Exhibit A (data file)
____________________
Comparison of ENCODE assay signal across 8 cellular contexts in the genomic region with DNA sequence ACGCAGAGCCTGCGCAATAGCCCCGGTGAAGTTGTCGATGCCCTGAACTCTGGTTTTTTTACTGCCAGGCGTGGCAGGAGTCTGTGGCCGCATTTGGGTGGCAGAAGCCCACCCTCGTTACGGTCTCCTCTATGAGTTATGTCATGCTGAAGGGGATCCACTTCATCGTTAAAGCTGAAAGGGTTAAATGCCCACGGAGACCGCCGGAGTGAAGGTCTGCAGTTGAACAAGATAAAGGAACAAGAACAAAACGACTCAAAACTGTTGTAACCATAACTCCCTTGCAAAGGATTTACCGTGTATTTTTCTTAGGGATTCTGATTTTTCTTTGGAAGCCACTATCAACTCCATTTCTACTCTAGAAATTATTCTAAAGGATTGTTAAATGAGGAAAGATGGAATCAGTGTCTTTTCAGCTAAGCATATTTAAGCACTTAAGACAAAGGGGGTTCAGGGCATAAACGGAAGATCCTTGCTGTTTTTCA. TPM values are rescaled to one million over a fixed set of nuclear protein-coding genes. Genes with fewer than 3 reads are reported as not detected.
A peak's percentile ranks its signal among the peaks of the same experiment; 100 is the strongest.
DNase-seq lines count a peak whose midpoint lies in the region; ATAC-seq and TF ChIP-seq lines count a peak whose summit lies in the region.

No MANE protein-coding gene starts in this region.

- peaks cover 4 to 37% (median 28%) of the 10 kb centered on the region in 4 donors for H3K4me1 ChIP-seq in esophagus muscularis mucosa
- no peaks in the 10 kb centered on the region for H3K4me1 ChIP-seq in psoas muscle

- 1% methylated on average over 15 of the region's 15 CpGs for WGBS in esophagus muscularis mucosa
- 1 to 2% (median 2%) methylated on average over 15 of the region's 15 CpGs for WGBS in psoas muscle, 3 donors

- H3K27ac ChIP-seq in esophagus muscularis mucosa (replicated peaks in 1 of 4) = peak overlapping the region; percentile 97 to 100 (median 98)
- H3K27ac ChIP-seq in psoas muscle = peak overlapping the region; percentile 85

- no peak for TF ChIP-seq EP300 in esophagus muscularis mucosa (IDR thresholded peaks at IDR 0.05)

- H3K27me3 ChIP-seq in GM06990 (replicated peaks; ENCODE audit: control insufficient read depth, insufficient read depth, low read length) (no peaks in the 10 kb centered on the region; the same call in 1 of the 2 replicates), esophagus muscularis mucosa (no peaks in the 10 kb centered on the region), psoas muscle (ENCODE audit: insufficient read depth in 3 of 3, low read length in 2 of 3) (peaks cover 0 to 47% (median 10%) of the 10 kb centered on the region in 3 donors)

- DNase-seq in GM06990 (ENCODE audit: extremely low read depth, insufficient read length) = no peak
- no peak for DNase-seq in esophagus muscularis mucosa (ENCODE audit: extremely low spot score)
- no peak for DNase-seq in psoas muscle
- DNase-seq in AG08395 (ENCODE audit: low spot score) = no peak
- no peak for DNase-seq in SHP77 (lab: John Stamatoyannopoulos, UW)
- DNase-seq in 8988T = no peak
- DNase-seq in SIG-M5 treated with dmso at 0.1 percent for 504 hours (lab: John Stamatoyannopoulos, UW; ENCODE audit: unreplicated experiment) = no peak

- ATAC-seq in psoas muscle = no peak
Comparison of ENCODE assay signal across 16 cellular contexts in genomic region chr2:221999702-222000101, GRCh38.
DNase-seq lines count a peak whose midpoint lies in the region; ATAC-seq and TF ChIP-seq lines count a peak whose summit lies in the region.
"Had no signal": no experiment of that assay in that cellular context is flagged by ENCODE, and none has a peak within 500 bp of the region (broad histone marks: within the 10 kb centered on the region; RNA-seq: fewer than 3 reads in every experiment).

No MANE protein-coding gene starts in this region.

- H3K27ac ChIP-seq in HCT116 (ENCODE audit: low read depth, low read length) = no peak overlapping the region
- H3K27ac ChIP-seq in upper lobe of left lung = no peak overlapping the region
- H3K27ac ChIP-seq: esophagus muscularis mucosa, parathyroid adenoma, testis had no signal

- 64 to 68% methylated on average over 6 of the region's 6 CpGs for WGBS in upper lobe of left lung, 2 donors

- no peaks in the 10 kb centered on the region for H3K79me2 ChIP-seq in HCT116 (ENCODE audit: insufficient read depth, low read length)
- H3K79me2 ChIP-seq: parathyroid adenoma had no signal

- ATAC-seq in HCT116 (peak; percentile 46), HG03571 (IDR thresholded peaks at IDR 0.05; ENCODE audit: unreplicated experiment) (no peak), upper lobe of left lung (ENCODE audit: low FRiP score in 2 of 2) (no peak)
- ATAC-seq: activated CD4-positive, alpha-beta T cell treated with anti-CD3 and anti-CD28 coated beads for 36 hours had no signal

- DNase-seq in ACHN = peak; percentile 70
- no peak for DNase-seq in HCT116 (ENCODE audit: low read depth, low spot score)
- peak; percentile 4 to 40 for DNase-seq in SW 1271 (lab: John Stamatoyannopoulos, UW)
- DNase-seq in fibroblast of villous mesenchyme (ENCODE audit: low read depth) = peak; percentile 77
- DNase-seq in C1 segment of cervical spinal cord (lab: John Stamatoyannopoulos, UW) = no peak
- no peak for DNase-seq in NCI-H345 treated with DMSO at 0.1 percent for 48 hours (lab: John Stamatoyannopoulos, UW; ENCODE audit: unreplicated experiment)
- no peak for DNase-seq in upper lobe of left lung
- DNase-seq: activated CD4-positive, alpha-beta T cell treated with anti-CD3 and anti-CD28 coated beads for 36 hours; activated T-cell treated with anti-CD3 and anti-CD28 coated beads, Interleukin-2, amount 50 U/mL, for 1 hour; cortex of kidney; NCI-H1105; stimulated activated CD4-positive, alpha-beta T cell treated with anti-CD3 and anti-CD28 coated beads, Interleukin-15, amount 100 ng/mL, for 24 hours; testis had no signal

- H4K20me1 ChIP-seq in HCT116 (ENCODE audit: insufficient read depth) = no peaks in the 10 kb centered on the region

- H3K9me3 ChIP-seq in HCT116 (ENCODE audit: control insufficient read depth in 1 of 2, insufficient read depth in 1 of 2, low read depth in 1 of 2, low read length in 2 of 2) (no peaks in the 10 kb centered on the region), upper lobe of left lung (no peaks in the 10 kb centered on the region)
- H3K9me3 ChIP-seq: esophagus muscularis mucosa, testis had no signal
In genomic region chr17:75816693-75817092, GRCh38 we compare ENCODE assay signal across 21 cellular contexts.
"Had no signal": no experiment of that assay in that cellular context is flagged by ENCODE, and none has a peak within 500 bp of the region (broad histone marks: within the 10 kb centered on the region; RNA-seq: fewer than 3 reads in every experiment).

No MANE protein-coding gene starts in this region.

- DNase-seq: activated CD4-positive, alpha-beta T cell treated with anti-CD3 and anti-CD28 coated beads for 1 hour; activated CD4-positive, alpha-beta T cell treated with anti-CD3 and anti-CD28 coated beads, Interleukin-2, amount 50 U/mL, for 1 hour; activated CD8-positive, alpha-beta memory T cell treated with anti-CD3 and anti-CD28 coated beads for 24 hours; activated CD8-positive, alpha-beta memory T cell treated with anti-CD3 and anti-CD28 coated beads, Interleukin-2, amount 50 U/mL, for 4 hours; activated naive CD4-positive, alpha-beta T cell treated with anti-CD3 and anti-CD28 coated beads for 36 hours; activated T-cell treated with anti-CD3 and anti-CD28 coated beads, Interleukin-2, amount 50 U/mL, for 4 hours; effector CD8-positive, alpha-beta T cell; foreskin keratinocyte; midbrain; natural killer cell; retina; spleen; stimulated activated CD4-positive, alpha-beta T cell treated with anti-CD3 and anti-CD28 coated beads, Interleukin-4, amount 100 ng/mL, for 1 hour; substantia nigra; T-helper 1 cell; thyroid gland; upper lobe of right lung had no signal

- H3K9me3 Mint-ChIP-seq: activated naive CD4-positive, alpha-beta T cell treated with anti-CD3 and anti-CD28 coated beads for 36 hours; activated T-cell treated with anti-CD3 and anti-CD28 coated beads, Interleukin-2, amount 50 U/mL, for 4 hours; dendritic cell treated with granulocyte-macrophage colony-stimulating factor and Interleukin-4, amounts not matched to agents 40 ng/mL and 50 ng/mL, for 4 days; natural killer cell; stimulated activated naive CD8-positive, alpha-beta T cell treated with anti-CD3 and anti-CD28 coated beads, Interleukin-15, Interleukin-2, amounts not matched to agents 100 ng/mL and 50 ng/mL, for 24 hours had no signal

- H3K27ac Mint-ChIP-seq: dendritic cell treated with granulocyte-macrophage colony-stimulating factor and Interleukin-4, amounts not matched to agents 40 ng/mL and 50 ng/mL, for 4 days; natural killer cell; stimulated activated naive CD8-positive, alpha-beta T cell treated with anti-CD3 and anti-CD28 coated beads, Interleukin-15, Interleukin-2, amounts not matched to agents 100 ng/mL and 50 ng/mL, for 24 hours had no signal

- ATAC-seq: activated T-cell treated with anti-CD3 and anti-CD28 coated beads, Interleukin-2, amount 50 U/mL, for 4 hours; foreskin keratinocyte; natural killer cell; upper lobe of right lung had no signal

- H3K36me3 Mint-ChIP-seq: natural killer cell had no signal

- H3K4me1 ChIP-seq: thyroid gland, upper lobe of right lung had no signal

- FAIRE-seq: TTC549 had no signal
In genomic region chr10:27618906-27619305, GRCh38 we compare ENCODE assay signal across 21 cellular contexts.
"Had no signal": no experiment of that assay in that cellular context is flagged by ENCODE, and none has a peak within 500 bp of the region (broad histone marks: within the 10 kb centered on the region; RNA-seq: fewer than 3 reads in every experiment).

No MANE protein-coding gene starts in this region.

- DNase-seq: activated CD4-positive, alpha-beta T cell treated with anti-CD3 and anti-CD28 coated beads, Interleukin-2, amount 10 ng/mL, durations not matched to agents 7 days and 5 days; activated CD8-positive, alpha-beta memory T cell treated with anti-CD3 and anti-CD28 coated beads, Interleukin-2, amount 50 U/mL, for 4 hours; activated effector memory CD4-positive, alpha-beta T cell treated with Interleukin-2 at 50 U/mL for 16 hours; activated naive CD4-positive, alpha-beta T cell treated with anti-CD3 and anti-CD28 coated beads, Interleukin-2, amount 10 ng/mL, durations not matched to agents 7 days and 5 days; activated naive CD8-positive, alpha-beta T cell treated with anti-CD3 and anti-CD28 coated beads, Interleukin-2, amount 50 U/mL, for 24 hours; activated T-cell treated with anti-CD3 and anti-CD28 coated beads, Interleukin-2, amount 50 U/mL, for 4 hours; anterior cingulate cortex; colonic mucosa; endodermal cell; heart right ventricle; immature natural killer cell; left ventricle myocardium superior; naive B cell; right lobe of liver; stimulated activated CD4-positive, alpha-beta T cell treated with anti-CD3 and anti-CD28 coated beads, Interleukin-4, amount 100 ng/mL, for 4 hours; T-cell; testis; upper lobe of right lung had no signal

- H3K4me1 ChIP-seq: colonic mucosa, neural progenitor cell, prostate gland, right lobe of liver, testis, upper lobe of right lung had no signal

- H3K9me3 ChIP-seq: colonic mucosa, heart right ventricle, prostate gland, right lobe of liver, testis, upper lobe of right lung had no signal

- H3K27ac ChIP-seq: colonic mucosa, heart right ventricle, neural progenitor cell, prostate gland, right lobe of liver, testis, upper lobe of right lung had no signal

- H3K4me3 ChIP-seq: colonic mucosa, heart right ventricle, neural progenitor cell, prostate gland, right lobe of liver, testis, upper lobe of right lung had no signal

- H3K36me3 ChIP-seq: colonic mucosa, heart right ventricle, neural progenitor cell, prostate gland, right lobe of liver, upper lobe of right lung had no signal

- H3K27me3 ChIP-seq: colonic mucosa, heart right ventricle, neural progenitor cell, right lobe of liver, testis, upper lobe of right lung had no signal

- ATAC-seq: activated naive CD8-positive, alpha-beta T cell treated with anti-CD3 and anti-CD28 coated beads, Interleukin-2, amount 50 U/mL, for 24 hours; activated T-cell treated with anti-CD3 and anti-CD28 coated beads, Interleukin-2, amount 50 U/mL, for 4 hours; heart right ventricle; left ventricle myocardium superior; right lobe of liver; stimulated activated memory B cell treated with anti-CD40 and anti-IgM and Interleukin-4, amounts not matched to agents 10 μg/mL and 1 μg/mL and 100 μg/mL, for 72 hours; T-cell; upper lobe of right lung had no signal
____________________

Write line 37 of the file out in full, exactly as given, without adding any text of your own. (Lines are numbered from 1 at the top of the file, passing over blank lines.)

- DNase-seq in C1 segment of cervical spinal cord (lab: John Stamatoyannopoulos, UW) = no peak